January 6, 2010
Software vendors like to claim that their sales proposals are highly confidential, For Your Eyes Only or even, if you prefer the Coen brothers to Bond, Burn After Reading. I help dozens of clients every year with software negotiations, but I cant do that unless they share with me the vendor’s proposal, including price details and contract terms. Many clients are reluctant to do this, worried that doing this might break confidentiality clauses in their agreement. One said only yesterday, “our in house attorneys have told me that I can’t discuss price or contract details with anyone other than company employees”. Unfortunately, I can’t help clients that adopt this stance. Can’t, and won’t, because I don’t believe its fair to the clients who do share to use their data to help those that don’t. So how do we resolve this impasse?
Well, with a strong IANAL caveat, I think the in-house guys are either mistaken, or they were negligent to sign a contract that included such a severe gagging clause. In my experience, all reputable vendors allow customers to get independent advice from third parties such as external counsel and industry analysts. Here’s typical language from one of the biggies: “we each agree to disclose confidential information only to those employees or agents who are required to protect it against unauthorized disclosure”. That means you can disclose it to me, because I’m acting as your agent, and I’m bound by the NDA that Forrester has with its clients. Simples! 1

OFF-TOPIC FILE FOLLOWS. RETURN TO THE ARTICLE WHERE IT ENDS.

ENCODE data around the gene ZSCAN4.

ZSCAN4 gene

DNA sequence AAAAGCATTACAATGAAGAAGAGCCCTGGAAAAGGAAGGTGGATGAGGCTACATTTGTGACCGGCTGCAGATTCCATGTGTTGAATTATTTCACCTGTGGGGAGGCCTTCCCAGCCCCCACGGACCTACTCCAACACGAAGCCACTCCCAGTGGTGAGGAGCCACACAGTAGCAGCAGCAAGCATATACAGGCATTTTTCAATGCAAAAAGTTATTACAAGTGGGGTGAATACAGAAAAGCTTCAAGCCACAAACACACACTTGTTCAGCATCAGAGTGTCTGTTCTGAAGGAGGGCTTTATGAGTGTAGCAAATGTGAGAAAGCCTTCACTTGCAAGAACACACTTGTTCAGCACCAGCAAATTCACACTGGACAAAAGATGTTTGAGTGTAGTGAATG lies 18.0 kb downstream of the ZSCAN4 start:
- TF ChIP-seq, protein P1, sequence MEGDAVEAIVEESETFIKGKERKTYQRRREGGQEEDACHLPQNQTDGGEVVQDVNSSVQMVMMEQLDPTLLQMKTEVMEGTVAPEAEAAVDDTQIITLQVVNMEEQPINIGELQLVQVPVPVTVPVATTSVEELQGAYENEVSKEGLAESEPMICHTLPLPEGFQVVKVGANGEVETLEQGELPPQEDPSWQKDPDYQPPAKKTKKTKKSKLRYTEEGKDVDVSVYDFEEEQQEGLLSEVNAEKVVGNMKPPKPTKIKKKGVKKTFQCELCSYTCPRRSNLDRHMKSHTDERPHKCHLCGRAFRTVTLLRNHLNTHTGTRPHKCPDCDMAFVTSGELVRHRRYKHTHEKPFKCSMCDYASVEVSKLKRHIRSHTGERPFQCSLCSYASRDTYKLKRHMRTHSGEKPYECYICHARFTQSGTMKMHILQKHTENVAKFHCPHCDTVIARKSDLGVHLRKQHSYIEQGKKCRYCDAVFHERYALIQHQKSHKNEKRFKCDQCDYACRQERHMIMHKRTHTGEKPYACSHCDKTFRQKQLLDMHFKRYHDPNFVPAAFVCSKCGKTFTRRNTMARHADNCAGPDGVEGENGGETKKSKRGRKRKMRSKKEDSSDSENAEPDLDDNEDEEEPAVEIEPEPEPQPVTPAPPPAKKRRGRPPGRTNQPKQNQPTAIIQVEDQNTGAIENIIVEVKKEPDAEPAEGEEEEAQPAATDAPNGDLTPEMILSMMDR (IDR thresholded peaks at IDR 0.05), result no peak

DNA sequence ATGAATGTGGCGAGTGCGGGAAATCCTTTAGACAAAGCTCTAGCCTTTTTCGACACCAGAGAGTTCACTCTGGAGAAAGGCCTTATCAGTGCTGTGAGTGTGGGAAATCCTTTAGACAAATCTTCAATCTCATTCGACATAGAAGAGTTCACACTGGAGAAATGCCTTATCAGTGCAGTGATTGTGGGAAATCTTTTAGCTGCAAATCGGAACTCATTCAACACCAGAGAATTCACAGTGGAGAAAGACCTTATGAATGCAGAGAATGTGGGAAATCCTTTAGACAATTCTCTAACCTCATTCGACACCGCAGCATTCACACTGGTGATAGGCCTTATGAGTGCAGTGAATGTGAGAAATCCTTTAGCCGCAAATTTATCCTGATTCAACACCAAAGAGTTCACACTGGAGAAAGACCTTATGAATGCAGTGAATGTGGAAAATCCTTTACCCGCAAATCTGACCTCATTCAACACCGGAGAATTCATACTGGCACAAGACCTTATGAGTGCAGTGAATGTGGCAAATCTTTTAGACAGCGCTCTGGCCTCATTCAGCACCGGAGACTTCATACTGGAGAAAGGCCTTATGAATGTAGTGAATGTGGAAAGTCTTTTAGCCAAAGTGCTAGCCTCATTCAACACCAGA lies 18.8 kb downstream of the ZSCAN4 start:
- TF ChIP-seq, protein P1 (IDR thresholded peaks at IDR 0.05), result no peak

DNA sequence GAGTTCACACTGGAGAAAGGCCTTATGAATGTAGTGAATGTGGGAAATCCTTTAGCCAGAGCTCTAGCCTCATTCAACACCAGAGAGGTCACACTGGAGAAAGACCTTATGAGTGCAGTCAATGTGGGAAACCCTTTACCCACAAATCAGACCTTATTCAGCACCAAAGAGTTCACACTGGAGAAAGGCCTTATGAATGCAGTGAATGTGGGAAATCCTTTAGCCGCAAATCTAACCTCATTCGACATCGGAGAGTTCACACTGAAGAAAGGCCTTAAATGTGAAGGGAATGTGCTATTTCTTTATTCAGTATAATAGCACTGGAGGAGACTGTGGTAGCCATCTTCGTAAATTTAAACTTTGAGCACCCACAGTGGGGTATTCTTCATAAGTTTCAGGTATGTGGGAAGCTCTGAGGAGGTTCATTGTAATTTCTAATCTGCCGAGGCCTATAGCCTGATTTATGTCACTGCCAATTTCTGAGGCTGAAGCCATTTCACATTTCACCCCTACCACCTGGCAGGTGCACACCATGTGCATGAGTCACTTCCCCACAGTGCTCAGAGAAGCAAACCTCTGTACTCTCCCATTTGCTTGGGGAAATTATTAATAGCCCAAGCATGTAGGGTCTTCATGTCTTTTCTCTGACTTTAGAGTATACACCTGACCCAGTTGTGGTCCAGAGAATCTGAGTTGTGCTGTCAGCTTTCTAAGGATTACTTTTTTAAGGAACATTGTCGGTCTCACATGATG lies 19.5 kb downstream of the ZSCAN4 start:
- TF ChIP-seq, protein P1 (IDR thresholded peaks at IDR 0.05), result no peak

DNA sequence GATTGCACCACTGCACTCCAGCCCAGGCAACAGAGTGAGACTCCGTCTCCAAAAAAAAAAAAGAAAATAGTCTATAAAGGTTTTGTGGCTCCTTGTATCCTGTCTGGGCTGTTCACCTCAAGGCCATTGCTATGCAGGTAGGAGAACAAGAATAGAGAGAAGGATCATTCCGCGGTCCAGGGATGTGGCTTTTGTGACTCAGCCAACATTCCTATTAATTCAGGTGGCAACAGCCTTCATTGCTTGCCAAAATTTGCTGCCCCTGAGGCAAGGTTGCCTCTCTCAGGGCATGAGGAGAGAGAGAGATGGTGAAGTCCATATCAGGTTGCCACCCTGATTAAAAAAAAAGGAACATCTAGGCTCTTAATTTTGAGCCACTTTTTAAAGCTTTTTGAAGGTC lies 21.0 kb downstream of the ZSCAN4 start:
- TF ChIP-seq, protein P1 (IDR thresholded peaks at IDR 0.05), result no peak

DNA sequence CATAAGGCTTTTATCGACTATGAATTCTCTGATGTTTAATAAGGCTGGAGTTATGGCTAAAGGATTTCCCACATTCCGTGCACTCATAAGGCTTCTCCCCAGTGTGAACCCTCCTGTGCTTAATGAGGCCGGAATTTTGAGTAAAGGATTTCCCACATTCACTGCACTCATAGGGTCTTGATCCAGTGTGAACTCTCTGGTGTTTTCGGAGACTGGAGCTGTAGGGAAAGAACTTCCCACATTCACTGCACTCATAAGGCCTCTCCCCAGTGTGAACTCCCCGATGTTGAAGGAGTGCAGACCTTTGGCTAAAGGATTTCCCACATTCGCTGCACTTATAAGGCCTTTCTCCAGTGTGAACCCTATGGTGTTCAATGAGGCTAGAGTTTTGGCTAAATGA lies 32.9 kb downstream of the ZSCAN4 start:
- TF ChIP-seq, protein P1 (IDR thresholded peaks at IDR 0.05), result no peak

Its right to consider this issue, but check your agreement. In most cases it will have similar language to the above example. If in doubt, ask the software company for permission. It would be outrageous for a vendor to withhold it, in effect to forbid you from discussing its proposal with an external counsel or showing it to an external auditor, and Forrester falls within the same advisor category. Tell me if anyone tries it on, and I’ll persuade them of the error of their ways!
In fact I’d go further. I believe customers should be able to discuss their deal with anyone they please. What is really so confidential, from the vendor’s point of view, about the discount and terms it gave to its customer? It isn’t really, its just that they are worried about having to explain to some customers why they got worse discounts than their peers. Too bad. In most cases, there are genuine, valid reasons why the deals are different – strategic importance of the deal, additional competition, different user profile, etc. In the remainder, well perhaps the customer has a right to know that it was overcharged.
End note 1. Non-UK readers will have to view this clip to understand this term: Compare The Meerkat